Host header injection is a web application attack where the attacker provides a false Host header to the web application causing it to behave in an unpredicted way. This attack has been used to find vulnerabilities in password reset functionalities for years and shows no sign of going anywhere. The attack is easy to pull off and can be leveraged to achieve account take over(ATO).
Before we start talking about host header injection you need to fully understand what the host header is. The “Host” request header specifies the host and port number of the server to which the request is being sent. As shown below the host header is set to “w3schools.com”:
Remember that the HTTP protocol is at the application layer of the OSI model. When your browser sends an HTTP request to a server it sends it to the server’s IP address not the host header. If a server with a single IP has multiple websites on it the Host header is used by the server to route the request to the correct virtual host. In other cases there is a single website is listening on a specific port and the host header isnt used at all when routing traffic to the correct site.
Host Header Injection
Most developers think that the host header cannot be controlled by users but this is a misconception. In reality users have full control over the host header and it can be set to anything.
As shown in the image above we changed the Host header to “attacker.com”. The next step is to send the request to the target. Since many developers believe the Host header cannot be tampered with, they may use it to form the password reset link used when emailing it to the user. An example of such code can be found below:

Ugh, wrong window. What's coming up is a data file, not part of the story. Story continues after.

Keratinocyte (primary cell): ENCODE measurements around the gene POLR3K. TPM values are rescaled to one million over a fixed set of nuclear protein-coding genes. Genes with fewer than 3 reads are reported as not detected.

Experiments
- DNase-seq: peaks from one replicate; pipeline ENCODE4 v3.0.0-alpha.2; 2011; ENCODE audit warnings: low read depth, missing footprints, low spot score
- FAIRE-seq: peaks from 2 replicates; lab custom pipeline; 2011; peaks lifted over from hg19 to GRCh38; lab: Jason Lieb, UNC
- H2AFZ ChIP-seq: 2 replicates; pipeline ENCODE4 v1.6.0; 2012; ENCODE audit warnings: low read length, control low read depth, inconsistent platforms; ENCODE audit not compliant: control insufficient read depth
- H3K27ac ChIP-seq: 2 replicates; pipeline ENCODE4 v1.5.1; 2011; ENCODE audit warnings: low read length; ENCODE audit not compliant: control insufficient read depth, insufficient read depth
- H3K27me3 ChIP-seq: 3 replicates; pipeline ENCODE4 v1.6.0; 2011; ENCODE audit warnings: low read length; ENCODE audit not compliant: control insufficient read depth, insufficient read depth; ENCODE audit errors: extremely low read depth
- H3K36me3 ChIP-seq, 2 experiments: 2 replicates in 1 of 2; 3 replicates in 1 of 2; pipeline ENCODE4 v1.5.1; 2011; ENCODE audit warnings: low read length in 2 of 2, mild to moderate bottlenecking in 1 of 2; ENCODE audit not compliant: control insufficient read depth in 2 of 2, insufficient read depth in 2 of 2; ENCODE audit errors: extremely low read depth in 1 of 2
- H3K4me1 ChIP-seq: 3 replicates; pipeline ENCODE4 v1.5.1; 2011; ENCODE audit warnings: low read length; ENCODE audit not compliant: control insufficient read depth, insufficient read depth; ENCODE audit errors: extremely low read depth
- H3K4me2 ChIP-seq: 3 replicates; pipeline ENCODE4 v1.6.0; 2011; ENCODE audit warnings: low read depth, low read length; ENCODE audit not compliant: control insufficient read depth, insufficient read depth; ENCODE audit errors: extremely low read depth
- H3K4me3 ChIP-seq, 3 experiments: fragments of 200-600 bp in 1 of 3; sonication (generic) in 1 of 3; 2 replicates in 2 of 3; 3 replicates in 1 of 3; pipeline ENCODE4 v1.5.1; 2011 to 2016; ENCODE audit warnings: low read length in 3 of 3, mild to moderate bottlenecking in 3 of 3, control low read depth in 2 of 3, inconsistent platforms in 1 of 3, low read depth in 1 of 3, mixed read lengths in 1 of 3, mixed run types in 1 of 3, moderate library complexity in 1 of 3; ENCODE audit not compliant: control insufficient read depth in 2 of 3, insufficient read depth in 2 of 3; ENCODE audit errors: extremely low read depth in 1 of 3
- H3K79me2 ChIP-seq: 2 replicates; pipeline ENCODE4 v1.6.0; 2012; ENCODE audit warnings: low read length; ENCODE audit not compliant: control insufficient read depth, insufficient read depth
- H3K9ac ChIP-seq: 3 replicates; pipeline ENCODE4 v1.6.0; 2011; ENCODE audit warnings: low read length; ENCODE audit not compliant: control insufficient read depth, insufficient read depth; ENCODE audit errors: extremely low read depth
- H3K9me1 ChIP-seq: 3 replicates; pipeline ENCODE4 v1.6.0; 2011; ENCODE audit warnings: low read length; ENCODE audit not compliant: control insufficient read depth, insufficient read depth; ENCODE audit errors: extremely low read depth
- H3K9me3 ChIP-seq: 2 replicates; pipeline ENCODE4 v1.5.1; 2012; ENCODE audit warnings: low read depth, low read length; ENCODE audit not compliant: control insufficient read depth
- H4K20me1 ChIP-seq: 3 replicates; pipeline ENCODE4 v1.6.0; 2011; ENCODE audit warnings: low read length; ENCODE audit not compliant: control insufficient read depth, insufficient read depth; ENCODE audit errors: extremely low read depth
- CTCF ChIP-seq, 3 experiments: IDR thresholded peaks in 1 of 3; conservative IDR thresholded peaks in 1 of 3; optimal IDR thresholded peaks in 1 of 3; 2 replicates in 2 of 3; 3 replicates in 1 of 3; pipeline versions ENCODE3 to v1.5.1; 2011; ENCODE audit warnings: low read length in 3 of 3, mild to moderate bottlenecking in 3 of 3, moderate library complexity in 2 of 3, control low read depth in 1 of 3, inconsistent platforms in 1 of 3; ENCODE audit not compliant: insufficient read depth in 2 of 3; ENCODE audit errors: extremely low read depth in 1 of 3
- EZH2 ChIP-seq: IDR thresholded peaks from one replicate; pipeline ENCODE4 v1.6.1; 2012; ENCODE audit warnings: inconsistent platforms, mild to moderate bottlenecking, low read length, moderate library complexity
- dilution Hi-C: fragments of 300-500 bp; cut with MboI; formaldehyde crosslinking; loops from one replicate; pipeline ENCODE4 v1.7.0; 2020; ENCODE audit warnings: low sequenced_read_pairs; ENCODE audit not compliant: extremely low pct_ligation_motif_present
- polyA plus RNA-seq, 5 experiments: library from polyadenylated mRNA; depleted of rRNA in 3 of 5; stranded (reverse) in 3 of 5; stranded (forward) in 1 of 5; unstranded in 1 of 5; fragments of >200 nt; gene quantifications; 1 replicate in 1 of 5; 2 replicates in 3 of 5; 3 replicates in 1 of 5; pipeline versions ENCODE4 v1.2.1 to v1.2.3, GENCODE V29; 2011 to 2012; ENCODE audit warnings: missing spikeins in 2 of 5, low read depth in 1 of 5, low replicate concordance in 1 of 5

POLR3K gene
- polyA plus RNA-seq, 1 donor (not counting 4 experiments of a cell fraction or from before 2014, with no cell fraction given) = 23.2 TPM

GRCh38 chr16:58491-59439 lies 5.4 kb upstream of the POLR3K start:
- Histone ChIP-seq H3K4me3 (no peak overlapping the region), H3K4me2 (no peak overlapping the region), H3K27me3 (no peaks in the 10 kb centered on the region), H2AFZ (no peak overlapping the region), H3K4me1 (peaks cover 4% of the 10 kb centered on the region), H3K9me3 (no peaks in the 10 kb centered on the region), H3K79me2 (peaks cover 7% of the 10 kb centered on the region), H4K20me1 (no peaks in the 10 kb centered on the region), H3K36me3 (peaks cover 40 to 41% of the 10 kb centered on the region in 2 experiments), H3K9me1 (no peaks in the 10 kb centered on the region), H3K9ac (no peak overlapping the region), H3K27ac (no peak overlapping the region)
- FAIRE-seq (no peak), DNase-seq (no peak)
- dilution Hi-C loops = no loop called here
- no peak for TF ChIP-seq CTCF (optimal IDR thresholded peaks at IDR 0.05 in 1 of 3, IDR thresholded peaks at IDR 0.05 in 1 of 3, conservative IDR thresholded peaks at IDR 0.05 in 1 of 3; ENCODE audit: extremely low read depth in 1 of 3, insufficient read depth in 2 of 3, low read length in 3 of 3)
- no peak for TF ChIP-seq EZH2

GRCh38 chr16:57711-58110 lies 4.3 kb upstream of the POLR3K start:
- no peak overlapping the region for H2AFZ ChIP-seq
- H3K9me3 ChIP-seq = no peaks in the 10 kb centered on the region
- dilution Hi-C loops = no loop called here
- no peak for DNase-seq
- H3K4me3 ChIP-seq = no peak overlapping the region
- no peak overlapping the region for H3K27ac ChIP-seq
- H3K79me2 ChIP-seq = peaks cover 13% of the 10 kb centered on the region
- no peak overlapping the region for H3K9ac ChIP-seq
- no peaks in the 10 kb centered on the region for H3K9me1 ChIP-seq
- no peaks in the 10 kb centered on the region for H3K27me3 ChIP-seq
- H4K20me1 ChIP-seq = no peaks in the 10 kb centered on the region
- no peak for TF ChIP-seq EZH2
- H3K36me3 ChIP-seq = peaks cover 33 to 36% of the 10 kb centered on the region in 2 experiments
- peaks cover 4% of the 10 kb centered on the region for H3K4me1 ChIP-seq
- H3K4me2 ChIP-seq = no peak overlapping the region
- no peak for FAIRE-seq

As you can see the developer is using the variable “$_SERVER[‘HTTP_HOST’]” to form part of the password reset link. The “$_SERVER[‘HTTP_HOST’]” variable stores the value of the Host header found in the HTTP response. Since this value can be controlled by the attacker we can put it in our malicious domain. When the application goes to form the password reset link it will use the malicious domain and email the link((https://attacker.com/passwordReset?token=HSGSH7^&j)) to the user. When the user clicks the password reset link their token will be sent to the attacker’s domain allowing them to reset the targets password and login.
A lot of developers trust the “Host” header and this trust can be leveraged by an attacker. For example if the host header is used to create a password reset link this could be abused by an attacker to steal password reset tokens. The attack is super easy to check for as it only requires changing a single variable. If the attack is successful it could be leveraged to compromise user accounts by stealing their password reset tokens, resetting their password, and logging into their account.